Baudelaire's Party

I don't know why I felt the need to paraphrase Baudelaire's 'Get Drunk' poem: to understand it better perhaps. I read it yesterday and it won't leave my head, although there are worse things to be echoing than this call to be vibrantly alive.

On this table, under the ticking of the clock, there is a glass which should not be empty. The more you fill it the bigger it gets, and the clock shrinks in size and noise; the clock that holds a scythe and is circling for you. Into the glass pour the essence of intoxication, of delirious loves and hearts that beat with wings, pour and drink and be always drunk from it. There may be a time that you wake, cold and sober in a place unknown, but only ask; what time is this; only listen; the answer flows in every thing to every sense; even in the tick of the clock, the answer holds. It is the hour to fill your glass.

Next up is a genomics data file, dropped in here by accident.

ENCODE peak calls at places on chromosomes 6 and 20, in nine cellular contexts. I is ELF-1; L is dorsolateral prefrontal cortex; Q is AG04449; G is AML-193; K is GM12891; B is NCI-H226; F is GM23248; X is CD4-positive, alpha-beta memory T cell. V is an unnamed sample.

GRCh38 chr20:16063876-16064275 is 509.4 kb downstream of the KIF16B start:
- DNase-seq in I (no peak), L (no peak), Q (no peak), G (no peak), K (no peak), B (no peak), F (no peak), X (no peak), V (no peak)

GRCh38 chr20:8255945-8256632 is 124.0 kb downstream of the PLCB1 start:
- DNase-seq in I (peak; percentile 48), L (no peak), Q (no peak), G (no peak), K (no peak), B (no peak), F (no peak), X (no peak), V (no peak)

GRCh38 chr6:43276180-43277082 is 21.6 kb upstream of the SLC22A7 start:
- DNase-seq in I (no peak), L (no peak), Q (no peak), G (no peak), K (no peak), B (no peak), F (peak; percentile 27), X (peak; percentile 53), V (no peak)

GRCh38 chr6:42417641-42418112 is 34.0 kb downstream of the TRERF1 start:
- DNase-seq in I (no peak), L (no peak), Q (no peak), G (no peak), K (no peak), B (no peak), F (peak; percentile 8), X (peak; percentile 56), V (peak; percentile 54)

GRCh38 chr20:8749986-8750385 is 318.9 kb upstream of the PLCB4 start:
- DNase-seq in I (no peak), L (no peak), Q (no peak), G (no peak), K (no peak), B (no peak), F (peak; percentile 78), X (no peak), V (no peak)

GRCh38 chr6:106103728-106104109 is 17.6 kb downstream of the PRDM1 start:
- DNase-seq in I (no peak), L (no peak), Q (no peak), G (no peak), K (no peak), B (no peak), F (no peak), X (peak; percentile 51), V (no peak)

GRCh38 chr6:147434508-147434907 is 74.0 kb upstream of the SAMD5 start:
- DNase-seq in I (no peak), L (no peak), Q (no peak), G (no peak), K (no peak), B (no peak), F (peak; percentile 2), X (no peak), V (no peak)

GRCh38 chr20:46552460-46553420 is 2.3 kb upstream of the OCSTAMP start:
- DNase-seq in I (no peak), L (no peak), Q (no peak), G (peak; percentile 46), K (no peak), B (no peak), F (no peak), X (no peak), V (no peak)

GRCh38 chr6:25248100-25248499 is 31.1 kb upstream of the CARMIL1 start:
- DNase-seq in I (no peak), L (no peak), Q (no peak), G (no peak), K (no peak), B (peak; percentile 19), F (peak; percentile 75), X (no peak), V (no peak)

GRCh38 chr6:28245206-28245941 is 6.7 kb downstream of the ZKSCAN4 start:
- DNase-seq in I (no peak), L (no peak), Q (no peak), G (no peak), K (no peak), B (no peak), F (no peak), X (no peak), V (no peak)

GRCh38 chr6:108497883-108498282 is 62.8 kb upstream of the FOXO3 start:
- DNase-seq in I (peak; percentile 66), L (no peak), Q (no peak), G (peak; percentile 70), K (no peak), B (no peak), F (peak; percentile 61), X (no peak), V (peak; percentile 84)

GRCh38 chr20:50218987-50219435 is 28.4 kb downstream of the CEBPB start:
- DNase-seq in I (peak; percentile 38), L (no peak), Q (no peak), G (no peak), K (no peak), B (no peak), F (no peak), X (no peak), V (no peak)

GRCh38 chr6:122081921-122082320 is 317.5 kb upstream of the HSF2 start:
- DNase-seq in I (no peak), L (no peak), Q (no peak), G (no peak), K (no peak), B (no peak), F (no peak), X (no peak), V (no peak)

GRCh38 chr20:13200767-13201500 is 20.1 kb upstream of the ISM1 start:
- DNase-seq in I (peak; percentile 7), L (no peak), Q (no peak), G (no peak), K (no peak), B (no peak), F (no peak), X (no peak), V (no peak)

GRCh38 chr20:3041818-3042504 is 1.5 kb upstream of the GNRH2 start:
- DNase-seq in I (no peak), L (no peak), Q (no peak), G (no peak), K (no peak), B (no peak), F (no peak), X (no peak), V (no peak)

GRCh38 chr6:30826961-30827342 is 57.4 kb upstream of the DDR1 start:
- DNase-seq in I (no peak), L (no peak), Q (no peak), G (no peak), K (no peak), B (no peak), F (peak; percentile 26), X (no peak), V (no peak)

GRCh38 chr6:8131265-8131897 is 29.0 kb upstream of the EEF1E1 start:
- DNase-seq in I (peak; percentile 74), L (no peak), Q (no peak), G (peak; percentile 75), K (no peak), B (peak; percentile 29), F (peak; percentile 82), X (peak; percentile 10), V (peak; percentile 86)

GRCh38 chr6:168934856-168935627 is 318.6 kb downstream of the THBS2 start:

I love the appreciation of life, simultaneously am repelled by the suggestion of selfishness, maybe that's the compulsion explained. Baudelaire does list virtue as a thing to be drunk with, but next to wine and poetry I'm not convinced it seems that viable a choice… Now would be a good time for me to go stare in a metaphorical mirror…

For now, I am going to blame Christmas. The adverts have started. Sparkly things are lighting up shop displays. Celebrations are a delight and a puzzle like this. Life should always be celebrated, that I agree, and the nature of the fĂȘte need not always be hedonistic. (Fill your glass with an amusing cloud shape, for example, fill it with an act of random kindness. Expand your tastes like this, and surely all indulgence is balanced?) 

Time will tell...


  1. Oh, Lils ...

    To sparkly things

    and hearts that beat with wings!

  2. Babe, I'm gonna assume you're in for this week's FSF, too? I'm posting the list, tomorrow, and remember you saying you had a jolly piece? :)


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